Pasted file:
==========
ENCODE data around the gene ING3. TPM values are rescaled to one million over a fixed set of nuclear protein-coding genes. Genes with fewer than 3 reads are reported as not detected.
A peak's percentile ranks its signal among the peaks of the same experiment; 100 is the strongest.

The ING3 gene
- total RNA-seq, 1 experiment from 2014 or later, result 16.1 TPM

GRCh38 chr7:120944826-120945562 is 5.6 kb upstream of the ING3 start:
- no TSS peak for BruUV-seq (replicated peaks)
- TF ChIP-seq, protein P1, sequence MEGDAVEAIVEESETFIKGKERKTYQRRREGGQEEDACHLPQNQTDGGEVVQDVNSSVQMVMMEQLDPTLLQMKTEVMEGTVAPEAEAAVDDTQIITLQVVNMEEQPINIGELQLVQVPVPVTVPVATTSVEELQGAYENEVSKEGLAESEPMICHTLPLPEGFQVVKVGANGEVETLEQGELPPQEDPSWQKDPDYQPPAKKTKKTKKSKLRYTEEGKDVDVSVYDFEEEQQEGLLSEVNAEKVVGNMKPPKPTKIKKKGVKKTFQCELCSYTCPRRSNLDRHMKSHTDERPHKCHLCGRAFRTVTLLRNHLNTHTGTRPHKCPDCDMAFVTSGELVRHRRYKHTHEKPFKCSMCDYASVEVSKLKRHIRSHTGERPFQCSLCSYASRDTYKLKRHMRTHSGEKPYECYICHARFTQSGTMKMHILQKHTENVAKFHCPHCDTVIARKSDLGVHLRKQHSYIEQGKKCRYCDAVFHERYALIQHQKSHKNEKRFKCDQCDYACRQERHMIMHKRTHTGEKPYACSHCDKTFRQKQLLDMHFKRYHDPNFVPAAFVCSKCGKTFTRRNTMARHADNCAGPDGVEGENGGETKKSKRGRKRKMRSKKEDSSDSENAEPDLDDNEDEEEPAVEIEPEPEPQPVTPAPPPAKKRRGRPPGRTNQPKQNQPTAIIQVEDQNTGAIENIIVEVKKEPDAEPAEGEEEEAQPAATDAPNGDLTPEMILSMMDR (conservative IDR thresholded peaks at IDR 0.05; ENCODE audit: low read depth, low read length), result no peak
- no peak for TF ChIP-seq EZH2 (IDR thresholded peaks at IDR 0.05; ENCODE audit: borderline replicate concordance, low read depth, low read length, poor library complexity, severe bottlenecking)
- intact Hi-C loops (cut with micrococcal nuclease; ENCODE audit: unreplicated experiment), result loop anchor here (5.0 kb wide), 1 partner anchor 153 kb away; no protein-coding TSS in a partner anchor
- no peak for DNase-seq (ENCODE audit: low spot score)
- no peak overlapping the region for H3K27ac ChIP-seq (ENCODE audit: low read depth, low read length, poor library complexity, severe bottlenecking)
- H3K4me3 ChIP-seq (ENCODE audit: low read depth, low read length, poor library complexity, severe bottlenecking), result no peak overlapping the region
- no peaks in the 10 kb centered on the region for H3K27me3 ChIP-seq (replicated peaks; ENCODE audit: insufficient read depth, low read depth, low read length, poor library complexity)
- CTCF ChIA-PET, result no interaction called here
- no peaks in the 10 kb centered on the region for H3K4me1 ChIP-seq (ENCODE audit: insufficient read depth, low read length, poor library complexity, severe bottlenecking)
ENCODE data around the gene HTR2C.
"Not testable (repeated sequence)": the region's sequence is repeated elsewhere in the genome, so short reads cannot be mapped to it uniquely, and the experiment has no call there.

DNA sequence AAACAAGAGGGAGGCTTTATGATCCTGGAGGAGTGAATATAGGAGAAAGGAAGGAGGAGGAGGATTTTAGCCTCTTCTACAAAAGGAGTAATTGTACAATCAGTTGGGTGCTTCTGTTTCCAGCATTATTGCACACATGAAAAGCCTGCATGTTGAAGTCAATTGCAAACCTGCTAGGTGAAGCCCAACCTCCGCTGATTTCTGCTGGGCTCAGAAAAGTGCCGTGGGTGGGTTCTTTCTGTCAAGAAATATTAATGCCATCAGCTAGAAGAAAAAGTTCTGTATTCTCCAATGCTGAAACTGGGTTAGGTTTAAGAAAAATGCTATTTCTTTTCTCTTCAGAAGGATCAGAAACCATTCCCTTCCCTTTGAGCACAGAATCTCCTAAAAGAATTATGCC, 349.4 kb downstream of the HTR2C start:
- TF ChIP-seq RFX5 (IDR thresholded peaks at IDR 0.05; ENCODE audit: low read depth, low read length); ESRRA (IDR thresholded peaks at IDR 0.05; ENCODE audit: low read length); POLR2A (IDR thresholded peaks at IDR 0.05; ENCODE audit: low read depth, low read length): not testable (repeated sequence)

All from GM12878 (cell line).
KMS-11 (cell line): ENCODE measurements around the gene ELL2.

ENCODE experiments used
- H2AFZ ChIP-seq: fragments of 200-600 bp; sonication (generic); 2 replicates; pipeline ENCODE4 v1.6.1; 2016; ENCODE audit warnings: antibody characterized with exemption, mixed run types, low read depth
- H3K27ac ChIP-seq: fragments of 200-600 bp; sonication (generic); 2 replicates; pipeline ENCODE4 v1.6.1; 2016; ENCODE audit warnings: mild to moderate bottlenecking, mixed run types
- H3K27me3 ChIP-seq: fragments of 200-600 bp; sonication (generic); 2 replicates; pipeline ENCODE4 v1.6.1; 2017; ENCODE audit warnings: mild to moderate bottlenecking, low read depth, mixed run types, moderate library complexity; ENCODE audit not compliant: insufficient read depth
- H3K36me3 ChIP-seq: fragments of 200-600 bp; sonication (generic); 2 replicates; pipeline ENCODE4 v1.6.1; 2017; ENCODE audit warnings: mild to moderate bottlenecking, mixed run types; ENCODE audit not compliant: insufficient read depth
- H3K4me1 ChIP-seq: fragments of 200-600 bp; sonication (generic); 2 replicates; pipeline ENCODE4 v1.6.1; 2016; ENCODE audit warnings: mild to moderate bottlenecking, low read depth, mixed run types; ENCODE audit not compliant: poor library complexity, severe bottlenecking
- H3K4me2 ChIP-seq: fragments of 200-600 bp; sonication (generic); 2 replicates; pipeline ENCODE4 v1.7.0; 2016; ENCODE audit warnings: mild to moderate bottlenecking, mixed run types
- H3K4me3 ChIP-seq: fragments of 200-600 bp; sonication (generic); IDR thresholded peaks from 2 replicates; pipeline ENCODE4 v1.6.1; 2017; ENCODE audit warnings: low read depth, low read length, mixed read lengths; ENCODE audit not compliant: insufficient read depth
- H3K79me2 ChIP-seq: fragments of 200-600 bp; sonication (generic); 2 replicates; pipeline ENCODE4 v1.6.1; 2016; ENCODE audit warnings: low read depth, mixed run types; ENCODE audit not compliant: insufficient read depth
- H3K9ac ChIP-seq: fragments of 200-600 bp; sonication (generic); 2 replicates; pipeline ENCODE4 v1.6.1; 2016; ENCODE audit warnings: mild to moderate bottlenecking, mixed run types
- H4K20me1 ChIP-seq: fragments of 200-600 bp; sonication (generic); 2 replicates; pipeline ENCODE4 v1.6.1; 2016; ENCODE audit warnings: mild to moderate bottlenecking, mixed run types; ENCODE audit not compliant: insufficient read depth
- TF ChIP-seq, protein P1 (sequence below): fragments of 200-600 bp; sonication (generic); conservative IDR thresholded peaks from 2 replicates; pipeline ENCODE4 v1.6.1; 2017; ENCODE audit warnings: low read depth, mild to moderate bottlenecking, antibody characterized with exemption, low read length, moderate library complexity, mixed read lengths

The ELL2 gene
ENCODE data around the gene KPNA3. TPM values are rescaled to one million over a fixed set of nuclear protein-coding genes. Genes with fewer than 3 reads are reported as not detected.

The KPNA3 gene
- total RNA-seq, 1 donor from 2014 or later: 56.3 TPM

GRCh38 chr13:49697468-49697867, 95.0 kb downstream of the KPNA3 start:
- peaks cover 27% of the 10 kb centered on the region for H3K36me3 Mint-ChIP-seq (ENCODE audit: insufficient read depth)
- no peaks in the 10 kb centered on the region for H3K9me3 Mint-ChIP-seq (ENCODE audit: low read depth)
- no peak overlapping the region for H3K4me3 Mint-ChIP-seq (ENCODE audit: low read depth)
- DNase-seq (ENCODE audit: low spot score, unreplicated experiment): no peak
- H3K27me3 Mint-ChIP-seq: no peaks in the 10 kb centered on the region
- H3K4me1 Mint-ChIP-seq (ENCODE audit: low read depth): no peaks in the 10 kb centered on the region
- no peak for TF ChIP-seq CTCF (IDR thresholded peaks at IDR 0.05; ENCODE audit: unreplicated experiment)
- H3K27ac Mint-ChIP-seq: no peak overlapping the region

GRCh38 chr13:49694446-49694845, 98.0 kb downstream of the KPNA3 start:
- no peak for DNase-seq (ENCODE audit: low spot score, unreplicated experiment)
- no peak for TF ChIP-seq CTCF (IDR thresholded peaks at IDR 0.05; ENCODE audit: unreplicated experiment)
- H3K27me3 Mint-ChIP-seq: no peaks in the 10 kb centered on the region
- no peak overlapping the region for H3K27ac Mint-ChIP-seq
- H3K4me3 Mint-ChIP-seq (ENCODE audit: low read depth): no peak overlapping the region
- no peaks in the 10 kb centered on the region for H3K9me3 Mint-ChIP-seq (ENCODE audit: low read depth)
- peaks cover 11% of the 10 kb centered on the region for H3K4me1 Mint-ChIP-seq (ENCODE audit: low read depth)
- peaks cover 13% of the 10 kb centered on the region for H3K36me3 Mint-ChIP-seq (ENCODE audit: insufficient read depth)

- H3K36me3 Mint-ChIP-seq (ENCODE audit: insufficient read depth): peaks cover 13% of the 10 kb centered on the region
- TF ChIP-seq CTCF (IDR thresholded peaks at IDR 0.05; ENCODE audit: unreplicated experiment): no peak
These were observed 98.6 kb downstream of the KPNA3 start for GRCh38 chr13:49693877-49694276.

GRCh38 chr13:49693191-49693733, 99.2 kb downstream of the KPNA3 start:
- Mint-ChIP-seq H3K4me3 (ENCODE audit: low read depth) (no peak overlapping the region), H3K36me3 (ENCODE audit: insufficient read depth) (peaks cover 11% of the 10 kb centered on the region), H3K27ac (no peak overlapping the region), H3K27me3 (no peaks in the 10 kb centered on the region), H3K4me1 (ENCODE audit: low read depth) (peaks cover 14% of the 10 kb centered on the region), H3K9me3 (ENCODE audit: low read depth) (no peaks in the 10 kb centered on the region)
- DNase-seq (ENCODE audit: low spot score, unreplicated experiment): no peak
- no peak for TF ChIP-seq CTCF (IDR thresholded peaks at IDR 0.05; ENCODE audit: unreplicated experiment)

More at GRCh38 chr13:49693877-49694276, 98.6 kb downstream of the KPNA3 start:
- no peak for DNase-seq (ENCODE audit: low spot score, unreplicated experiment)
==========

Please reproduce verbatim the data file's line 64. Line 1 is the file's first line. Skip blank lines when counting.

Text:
- no peak for DNase-seq (ENCODE audit: low spot score, unreplicated experiment)